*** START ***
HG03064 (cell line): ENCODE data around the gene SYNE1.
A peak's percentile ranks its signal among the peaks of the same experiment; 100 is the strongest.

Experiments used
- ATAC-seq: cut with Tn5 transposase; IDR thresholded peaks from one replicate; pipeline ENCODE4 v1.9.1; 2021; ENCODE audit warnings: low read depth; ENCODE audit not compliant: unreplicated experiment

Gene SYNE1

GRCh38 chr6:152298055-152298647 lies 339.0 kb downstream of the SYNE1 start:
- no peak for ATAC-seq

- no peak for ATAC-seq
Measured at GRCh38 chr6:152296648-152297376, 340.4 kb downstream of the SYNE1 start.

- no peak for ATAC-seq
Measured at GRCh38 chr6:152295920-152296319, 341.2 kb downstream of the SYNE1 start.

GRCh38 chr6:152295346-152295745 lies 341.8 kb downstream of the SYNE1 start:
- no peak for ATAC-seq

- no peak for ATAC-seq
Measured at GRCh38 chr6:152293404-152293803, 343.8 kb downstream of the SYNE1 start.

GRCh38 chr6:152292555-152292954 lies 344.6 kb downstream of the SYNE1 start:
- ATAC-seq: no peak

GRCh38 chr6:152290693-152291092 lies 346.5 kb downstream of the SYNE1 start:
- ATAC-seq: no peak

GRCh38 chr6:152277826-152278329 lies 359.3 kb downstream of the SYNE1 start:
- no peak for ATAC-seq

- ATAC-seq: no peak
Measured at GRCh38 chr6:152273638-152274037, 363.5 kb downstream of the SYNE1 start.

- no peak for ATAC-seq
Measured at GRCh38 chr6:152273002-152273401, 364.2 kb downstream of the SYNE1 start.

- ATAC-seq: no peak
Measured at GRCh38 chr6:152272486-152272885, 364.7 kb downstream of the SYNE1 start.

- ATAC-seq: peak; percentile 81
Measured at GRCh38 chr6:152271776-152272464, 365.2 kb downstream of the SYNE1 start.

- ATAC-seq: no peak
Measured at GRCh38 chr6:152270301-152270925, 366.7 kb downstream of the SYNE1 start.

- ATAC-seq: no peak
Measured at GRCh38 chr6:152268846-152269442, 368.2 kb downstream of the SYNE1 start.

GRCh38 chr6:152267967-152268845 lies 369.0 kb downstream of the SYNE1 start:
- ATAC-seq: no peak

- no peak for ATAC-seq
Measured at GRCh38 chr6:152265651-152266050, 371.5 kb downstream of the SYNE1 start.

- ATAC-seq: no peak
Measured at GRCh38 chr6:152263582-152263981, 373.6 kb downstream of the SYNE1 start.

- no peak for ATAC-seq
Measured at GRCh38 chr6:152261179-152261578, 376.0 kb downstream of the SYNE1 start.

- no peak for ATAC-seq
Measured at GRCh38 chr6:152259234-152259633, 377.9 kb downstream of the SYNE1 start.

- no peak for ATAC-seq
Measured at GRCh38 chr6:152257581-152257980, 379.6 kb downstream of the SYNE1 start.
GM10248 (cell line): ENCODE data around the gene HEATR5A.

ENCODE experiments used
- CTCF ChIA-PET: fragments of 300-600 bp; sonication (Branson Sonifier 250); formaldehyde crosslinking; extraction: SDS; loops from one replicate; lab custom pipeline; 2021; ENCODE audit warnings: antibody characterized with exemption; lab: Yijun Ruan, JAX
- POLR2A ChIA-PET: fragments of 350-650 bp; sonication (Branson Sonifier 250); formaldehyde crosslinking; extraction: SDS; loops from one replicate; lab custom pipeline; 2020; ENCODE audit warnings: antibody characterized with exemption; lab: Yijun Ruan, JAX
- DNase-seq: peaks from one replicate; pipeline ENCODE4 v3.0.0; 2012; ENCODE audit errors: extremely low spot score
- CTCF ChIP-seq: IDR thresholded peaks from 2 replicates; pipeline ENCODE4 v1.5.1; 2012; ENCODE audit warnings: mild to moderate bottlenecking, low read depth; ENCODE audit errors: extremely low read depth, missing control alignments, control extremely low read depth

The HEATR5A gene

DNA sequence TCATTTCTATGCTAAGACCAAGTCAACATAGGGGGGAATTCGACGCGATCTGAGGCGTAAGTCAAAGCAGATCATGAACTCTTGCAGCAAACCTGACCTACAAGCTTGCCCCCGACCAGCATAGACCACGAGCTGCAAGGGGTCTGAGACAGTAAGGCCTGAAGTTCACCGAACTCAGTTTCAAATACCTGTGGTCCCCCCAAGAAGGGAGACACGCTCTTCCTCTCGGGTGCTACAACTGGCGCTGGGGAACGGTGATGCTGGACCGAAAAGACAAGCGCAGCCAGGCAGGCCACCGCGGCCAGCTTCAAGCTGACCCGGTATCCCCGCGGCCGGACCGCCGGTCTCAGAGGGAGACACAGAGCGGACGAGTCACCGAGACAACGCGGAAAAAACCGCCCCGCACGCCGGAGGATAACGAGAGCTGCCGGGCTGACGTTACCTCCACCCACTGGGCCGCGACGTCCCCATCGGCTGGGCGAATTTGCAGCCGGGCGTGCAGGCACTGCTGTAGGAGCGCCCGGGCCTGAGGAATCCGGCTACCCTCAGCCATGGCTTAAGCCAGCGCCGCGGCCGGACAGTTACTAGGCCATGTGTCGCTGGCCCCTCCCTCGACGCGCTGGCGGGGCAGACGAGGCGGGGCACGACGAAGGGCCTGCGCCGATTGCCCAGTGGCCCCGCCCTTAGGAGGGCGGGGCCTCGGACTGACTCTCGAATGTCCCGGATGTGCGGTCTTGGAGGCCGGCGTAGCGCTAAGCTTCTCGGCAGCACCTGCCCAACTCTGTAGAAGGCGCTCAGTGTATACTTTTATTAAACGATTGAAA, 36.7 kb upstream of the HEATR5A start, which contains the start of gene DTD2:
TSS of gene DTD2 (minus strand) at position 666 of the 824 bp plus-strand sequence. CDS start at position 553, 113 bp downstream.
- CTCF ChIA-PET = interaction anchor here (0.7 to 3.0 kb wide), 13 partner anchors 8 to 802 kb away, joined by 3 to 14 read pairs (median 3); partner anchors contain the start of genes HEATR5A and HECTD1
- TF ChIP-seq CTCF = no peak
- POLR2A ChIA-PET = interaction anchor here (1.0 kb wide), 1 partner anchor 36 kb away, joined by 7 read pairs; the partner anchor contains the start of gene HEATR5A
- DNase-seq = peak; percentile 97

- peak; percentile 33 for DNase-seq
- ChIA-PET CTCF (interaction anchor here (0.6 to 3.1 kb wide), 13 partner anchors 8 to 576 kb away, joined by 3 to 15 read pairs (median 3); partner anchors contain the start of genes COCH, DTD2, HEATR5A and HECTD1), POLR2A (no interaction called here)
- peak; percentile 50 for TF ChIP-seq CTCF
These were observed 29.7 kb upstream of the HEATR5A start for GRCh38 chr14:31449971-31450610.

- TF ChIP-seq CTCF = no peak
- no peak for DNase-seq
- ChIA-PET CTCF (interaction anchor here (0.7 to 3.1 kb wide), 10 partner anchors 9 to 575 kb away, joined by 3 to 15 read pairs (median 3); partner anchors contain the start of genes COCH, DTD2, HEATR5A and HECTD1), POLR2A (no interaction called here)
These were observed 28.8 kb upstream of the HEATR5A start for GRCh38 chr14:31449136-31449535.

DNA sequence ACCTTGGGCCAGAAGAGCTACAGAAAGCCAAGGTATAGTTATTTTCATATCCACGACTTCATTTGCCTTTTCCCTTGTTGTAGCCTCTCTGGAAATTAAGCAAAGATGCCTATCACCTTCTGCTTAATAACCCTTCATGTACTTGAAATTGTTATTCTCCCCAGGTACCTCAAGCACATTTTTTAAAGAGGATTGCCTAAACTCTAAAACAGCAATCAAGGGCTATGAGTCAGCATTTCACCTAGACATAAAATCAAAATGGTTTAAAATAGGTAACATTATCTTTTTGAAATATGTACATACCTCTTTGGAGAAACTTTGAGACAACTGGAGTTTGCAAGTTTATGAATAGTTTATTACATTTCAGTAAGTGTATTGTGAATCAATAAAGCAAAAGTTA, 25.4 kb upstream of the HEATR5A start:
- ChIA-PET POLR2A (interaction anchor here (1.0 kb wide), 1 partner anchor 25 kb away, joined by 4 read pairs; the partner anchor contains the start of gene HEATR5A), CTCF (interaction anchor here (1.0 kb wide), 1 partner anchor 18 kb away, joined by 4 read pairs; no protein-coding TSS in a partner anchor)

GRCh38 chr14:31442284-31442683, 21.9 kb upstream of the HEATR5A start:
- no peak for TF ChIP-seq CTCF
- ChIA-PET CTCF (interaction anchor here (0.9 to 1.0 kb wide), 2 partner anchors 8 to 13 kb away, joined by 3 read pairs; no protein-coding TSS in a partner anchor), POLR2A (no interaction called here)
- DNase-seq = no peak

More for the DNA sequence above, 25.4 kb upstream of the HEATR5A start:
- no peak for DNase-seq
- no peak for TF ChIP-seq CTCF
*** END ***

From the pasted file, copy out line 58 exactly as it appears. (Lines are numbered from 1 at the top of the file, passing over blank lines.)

- DNase-seq = peak; percentile 97